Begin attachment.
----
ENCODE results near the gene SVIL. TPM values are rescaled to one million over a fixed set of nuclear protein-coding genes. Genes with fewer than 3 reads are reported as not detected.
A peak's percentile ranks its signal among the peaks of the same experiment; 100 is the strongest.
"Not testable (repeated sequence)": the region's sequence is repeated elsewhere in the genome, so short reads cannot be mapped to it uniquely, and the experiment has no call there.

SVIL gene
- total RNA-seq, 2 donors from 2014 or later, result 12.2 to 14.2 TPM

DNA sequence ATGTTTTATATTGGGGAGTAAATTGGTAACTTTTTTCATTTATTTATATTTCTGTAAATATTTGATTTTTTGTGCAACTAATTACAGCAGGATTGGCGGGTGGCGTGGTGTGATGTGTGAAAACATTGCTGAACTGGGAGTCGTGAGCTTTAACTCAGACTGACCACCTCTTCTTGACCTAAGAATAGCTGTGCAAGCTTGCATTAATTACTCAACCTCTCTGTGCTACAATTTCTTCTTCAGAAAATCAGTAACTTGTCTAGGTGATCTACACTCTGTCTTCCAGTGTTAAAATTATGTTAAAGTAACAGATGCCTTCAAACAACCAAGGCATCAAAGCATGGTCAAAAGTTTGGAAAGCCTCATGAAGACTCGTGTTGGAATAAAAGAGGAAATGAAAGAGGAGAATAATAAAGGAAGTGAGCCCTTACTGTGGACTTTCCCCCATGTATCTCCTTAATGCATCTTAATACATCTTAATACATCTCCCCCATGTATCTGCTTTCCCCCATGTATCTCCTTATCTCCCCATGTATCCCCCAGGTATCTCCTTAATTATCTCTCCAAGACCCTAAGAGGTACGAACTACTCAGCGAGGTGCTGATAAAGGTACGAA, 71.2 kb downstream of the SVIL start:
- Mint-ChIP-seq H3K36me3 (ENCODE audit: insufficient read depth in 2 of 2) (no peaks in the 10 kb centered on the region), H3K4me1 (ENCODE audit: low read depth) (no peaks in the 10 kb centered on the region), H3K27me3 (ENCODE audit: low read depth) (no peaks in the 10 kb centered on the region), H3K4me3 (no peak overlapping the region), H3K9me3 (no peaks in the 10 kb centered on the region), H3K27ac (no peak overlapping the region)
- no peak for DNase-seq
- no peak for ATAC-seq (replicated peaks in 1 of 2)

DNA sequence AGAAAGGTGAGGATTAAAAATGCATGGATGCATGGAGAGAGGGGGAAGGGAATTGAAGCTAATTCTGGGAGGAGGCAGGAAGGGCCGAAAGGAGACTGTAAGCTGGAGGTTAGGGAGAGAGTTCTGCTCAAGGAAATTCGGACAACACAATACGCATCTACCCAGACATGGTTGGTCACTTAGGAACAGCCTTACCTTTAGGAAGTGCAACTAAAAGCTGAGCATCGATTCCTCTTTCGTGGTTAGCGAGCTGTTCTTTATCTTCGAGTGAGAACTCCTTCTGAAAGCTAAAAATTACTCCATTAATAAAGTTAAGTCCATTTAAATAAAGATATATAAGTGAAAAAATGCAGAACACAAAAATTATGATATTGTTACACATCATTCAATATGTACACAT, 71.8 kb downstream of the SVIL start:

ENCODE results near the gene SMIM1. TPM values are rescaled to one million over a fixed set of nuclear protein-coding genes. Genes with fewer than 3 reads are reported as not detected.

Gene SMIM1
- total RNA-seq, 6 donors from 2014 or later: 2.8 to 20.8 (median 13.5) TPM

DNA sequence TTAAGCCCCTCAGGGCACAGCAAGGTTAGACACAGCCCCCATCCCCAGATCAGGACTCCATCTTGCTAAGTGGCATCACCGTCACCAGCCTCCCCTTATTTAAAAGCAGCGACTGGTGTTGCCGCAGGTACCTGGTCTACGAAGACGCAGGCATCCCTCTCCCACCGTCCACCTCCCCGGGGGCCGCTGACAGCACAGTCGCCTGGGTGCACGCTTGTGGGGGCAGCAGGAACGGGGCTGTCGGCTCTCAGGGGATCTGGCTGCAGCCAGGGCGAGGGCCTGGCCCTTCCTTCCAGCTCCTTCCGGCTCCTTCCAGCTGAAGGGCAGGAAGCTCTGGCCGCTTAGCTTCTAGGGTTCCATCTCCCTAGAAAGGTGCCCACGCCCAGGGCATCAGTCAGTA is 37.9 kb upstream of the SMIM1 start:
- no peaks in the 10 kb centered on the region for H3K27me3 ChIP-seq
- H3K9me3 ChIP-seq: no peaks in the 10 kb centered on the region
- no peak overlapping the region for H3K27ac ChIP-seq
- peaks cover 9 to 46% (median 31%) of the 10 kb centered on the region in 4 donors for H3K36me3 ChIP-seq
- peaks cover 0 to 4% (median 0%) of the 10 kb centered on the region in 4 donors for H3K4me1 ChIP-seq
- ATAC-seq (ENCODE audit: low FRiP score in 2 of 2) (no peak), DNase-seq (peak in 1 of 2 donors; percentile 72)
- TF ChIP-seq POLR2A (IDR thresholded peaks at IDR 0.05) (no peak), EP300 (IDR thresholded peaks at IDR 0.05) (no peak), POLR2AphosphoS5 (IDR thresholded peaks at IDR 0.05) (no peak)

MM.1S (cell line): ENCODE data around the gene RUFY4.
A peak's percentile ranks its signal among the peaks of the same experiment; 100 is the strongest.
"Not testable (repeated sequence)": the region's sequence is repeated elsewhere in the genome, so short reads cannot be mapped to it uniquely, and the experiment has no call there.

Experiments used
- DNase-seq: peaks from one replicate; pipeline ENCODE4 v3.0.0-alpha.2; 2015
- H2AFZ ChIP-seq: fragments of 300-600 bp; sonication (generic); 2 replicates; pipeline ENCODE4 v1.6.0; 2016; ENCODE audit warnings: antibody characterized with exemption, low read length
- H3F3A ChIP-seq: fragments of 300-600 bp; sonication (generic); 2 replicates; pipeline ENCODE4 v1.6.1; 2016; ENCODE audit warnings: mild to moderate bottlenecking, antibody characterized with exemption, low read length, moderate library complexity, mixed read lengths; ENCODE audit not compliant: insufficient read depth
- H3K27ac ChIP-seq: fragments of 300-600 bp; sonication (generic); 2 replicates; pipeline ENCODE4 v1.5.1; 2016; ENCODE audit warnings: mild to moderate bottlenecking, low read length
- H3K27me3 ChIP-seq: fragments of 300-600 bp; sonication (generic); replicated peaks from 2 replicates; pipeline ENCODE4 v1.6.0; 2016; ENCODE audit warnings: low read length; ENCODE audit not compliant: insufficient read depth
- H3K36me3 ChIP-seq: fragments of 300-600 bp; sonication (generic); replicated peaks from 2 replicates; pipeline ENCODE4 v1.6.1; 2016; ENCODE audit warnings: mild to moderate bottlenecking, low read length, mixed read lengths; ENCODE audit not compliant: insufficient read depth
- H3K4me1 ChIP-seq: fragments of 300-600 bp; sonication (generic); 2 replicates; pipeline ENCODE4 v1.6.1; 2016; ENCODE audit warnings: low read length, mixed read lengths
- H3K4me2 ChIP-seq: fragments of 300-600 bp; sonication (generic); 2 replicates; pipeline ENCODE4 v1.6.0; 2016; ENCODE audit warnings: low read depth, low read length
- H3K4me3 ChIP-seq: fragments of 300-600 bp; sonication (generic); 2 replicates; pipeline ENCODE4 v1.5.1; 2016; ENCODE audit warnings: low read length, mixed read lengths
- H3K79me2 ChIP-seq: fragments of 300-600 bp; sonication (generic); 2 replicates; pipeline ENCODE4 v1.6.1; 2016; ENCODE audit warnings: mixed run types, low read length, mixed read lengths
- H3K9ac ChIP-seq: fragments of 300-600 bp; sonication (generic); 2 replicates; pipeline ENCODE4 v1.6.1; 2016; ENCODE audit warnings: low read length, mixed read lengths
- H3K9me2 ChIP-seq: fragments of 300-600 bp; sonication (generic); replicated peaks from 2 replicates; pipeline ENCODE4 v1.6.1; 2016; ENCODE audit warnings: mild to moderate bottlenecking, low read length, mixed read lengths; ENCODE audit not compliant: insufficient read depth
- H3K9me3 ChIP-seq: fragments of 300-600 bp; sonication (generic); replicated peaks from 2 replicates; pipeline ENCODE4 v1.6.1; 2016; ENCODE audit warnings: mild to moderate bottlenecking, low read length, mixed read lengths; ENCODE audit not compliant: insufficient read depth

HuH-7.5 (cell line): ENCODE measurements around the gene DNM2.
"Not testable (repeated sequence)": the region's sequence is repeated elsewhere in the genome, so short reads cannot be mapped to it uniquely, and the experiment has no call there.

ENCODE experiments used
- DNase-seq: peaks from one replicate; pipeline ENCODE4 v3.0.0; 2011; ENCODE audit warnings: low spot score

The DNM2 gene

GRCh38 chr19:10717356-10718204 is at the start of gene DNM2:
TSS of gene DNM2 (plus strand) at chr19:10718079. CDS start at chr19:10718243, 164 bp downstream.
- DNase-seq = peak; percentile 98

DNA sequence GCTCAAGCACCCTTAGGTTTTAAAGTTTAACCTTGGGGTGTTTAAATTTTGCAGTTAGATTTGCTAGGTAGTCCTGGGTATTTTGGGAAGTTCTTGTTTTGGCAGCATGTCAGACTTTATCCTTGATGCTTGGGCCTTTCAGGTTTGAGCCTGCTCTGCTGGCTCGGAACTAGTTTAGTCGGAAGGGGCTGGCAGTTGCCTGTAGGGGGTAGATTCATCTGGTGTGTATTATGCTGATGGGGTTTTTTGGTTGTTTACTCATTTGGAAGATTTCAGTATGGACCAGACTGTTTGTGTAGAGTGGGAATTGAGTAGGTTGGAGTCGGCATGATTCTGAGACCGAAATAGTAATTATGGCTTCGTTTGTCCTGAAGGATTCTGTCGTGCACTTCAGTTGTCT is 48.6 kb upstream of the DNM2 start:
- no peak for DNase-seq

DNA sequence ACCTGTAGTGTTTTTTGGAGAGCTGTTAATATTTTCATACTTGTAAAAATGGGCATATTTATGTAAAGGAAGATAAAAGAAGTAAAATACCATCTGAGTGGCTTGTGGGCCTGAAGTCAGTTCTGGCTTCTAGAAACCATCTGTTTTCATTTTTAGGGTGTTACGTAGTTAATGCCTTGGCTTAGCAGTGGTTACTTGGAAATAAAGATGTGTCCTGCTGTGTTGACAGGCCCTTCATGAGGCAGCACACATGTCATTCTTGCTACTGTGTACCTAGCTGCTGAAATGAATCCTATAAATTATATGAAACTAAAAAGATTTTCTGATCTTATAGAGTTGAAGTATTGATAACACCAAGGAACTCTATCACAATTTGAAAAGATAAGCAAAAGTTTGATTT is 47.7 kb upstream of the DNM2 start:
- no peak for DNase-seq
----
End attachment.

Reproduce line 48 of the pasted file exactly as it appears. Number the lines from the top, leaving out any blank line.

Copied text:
- no peak for DNase-seq